Accreditation literally means: giving confidence. We want to be able to blindly trust that the quality of products and services is correct. We want to know that the results of blood tests are correct, that meat does not contain too many bacteria, that escalators are safe to use, that electronics engineers are acting professionally. All of this is only possible when certificates and reports substantiate what is being claimed.
Accreditation is a way to demonstrate quality and competence. It has positive effects for authorities, purchasers, industry, manufacturers and consumers.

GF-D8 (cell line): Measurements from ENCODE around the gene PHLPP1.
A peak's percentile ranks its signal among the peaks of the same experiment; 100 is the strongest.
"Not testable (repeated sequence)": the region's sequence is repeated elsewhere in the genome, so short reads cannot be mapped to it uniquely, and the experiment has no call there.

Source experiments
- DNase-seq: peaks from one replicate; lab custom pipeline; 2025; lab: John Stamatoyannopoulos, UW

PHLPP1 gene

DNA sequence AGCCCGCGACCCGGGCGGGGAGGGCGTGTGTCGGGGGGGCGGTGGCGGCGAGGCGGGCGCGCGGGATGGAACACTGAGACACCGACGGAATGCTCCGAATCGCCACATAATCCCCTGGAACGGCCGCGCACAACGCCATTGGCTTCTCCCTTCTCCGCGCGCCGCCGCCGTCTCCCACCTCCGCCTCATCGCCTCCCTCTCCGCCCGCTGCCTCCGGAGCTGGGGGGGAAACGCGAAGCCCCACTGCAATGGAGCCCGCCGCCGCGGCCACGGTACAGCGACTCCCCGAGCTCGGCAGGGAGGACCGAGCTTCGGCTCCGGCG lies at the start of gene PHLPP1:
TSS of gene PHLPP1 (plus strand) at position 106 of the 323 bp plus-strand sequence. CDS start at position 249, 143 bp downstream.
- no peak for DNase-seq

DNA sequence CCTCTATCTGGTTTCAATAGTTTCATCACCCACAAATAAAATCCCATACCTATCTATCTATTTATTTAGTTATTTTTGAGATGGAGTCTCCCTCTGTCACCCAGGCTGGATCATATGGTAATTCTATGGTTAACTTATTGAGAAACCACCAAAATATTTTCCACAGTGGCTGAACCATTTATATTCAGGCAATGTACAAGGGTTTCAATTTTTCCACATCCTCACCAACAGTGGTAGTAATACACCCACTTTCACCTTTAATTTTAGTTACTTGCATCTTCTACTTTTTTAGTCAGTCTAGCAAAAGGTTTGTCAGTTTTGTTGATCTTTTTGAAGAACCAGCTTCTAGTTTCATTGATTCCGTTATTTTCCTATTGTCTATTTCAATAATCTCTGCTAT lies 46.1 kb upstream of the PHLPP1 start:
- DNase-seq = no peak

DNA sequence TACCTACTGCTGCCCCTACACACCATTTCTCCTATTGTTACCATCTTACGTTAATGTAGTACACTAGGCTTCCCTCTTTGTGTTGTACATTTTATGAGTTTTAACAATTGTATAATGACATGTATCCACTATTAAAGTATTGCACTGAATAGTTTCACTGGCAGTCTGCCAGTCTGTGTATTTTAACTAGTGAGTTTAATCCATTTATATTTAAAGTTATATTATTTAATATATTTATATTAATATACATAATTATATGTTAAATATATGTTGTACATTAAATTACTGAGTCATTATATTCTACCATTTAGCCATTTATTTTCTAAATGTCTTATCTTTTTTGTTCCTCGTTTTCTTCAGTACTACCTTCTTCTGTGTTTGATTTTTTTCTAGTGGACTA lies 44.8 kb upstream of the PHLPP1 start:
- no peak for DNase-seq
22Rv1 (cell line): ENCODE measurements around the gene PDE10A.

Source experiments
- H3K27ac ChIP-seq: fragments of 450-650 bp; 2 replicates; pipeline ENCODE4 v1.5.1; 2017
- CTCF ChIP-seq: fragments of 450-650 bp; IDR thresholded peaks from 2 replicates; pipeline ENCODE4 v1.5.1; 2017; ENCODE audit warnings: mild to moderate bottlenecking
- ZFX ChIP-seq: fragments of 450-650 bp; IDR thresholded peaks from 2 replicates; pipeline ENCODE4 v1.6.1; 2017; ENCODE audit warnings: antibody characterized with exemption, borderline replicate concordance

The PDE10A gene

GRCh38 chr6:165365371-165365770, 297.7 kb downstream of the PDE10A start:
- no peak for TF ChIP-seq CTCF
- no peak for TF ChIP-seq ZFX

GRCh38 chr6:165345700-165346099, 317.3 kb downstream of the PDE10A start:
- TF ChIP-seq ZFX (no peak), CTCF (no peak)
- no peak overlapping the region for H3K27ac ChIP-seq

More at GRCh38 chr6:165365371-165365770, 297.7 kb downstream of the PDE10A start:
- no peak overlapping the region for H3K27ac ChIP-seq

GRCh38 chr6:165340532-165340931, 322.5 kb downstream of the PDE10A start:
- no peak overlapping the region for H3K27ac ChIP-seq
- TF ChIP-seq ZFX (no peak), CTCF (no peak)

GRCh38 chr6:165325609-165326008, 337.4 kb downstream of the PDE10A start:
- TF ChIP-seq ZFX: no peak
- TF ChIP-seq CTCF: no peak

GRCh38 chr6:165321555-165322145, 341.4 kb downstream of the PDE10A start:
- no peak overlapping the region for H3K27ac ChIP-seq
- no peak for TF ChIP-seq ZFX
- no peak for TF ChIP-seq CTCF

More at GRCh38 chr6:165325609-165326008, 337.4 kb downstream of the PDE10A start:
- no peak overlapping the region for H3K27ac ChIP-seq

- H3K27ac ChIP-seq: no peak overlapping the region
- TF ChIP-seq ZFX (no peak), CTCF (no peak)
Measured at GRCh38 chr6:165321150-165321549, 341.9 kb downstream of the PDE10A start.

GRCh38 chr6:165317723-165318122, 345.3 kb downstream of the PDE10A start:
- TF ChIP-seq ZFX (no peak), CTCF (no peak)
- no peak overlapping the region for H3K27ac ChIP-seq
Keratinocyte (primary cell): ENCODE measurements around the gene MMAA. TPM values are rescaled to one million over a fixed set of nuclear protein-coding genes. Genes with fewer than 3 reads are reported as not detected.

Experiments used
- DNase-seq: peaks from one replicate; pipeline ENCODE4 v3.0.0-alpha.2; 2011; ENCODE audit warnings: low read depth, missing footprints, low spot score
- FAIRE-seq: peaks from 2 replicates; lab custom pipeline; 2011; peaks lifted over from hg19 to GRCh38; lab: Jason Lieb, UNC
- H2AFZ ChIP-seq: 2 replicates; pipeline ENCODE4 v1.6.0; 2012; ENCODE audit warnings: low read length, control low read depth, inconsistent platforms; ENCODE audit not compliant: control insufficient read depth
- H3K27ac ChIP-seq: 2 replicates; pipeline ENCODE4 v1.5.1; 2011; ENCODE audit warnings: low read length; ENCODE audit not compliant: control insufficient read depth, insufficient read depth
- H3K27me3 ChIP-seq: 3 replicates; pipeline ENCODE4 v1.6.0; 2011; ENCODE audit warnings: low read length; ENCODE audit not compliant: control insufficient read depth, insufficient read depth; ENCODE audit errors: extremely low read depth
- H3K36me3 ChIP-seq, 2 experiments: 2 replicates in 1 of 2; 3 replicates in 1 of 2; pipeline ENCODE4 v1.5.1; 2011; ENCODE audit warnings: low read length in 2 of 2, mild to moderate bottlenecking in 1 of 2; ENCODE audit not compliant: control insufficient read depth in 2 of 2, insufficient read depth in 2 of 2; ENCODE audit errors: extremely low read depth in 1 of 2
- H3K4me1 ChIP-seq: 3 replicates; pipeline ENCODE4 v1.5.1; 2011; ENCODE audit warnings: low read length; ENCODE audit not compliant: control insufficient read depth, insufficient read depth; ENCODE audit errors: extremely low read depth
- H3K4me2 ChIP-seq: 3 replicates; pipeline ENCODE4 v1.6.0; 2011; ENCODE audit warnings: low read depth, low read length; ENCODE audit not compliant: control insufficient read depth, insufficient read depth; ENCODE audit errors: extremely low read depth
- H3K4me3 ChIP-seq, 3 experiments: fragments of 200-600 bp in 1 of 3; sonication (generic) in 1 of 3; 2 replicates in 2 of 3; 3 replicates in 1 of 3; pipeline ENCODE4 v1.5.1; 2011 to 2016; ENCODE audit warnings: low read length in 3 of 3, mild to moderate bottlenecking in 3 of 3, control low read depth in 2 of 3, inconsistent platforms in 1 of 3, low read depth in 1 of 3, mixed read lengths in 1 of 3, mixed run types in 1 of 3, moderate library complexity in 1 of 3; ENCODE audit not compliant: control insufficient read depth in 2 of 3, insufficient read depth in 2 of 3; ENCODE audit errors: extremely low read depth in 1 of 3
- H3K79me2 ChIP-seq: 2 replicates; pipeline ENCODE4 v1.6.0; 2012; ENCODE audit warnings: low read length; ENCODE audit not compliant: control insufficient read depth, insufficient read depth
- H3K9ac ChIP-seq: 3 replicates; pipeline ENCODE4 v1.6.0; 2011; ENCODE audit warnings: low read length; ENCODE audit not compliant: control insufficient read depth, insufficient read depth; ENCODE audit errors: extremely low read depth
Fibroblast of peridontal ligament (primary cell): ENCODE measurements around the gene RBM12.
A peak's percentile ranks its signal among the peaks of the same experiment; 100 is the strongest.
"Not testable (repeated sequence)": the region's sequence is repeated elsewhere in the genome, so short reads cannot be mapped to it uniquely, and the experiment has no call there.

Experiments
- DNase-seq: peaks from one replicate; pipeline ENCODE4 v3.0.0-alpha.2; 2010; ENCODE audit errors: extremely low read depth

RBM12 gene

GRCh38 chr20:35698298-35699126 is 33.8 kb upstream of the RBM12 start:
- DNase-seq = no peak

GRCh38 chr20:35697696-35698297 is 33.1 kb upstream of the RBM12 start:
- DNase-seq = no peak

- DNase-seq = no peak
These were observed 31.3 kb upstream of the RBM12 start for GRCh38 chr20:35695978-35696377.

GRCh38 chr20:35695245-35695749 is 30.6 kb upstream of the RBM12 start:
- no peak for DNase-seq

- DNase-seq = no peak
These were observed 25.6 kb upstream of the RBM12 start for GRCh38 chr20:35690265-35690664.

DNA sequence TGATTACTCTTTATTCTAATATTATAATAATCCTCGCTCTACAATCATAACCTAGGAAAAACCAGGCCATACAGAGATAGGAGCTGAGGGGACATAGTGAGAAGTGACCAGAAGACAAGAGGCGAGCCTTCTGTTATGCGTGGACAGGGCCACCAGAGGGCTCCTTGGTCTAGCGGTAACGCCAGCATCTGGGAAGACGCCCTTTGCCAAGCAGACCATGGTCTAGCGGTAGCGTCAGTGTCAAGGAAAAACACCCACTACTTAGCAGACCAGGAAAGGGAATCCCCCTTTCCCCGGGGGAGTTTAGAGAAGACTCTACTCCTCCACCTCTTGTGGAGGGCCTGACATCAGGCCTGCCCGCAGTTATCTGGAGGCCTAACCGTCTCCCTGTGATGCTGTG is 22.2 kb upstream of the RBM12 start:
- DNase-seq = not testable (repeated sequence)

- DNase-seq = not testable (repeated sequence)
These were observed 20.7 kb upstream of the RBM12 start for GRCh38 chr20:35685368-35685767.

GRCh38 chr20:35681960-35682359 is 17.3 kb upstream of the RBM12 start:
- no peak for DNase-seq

Some accreditation is mandatory, which means that some testing and inspection bodies must be accredited in order to operate their business. On the vehicle side, companies carrying out vehicle inspection and the inspection of tachographs and speed limiters need to be accredited.
With the help of accreditations and harmonised rules among member states, the flow of goods within the EU is simplified significantly. A good example of this is the approval of vehicles. Through a “whole vehicle type approval” each member state must accept a car approved in another EU country without further tests or inspections of its own.